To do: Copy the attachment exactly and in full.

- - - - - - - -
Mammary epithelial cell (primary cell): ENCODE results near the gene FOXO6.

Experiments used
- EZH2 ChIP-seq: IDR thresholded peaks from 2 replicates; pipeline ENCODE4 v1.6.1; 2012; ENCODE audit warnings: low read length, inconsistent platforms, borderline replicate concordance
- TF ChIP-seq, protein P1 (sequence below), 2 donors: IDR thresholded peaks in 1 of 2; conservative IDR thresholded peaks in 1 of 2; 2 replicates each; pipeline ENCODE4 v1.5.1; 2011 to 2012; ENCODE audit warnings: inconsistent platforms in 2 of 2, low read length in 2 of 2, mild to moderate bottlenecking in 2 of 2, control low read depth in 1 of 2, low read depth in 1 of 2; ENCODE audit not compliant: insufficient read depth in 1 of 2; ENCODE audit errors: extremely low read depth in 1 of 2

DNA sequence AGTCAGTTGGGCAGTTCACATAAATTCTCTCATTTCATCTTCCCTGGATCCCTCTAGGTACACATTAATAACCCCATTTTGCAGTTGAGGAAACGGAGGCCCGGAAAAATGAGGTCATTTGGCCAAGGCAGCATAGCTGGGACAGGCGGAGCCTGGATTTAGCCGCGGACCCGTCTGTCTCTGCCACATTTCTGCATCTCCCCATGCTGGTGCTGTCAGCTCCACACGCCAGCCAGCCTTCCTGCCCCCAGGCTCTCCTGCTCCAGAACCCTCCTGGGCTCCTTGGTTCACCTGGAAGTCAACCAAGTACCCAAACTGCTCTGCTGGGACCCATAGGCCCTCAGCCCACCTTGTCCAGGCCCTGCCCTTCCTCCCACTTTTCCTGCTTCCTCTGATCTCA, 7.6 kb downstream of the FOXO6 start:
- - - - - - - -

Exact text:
Mammary epithelial cell (primary cell): ENCODE results near the gene FOXO6.

Experiments used
- EZH2 ChIP-seq: IDR thresholded peaks from 2 replicates; pipeline ENCODE4 v1.6.1; 2012; ENCODE audit warnings: low read length, inconsistent platforms, borderline replicate concordance
- TF ChIP-seq, protein P1 (sequence below), 2 donors: IDR thresholded peaks in 1 of 2; conservative IDR thresholded peaks in 1 of 2; 2 replicates each; pipeline ENCODE4 v1.5.1; 2011 to 2012; ENCODE audit warnings: inconsistent platforms in 2 of 2, low read length in 2 of 2, mild to moderate bottlenecking in 2 of 2, control low read depth in 1 of 2, low read depth in 1 of 2; ENCODE audit not compliant: insufficient read depth in 1 of 2; ENCODE audit errors: extremely low read depth in 1 of 2

DNA sequence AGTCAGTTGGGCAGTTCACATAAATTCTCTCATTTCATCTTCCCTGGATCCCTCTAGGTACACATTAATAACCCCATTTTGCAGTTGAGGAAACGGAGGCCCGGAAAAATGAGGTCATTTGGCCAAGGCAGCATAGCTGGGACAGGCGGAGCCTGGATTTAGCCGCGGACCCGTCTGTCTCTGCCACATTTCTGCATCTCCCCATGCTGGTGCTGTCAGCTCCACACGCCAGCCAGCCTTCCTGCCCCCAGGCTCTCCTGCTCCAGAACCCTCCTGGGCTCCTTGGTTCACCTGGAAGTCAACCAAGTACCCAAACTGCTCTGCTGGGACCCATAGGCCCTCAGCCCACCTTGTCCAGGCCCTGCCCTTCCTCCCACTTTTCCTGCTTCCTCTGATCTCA, 7.6 kb downstream of the FOXO6 start: